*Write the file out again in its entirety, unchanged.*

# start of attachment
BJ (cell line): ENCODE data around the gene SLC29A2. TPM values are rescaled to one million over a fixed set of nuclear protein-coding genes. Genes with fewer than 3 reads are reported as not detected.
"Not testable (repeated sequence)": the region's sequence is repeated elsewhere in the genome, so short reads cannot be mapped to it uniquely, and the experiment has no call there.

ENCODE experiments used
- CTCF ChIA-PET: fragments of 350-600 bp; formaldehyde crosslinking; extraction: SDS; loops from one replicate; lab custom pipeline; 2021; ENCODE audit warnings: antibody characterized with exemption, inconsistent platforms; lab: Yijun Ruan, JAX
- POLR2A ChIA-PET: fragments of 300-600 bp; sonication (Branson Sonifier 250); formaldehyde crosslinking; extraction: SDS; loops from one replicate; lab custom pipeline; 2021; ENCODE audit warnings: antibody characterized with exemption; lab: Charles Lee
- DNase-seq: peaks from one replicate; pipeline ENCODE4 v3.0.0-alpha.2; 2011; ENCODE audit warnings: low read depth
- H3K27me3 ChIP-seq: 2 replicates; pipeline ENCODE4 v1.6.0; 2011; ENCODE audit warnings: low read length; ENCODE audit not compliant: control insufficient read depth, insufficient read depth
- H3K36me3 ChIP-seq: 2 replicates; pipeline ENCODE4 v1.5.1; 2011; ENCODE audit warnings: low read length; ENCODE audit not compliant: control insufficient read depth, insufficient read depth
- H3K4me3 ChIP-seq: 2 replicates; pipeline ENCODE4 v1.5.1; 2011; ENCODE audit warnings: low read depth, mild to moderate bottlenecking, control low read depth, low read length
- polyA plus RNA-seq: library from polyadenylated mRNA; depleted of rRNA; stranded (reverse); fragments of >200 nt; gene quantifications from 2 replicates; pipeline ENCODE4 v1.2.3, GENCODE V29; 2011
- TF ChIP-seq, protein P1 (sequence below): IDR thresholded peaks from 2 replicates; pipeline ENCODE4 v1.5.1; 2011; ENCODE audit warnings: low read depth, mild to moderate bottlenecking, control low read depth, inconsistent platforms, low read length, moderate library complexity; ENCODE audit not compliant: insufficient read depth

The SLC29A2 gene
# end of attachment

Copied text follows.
BJ (cell line): ENCODE data around the gene SLC29A2. TPM values are rescaled to one million over a fixed set of nuclear protein-coding genes. Genes with fewer than 3 reads are reported as not detected.
"Not testable (repeated sequence)": the region's sequence is repeated elsewhere in the genome, so short reads cannot be mapped to it uniquely, and the experiment has no call there.

ENCODE experiments used
- CTCF ChIA-PET: fragments of 350-600 bp; formaldehyde crosslinking; extraction: SDS; loops from one replicate; lab custom pipeline; 2021; ENCODE audit warnings: antibody characterized with exemption, inconsistent platforms; lab: Yijun Ruan, JAX
- POLR2A ChIA-PET: fragments of 300-600 bp; sonication (Branson Sonifier 250); formaldehyde crosslinking; extraction: SDS; loops from one replicate; lab custom pipeline; 2021; ENCODE audit warnings: antibody characterized with exemption; lab: Charles Lee
- DNase-seq: peaks from one replicate; pipeline ENCODE4 v3.0.0-alpha.2; 2011; ENCODE audit warnings: low read depth
- H3K27me3 ChIP-seq: 2 replicates; pipeline ENCODE4 v1.6.0; 2011; ENCODE audit warnings: low read length; ENCODE audit not compliant: control insufficient read depth, insufficient read depth
- H3K36me3 ChIP-seq: 2 replicates; pipeline ENCODE4 v1.5.1; 2011; ENCODE audit warnings: low read length; ENCODE audit not compliant: control insufficient read depth, insufficient read depth
- H3K4me3 ChIP-seq: 2 replicates; pipeline ENCODE4 v1.5.1; 2011; ENCODE audit warnings: low read depth, mild to moderate bottlenecking, control low read depth, low read length
- polyA plus RNA-seq: library from polyadenylated mRNA; depleted of rRNA; stranded (reverse); fragments of >200 nt; gene quantifications from 2 replicates; pipeline ENCODE4 v1.2.3, GENCODE V29; 2011
- TF ChIP-seq, protein P1 (sequence below): IDR thresholded peaks from 2 replicates; pipeline ENCODE4 v1.5.1; 2011; ENCODE audit warnings: low read depth, mild to moderate bottlenecking, control low read depth, inconsistent platforms, low read length, moderate library complexity; ENCODE audit not compliant: insufficient read depth

The SLC29A2 gene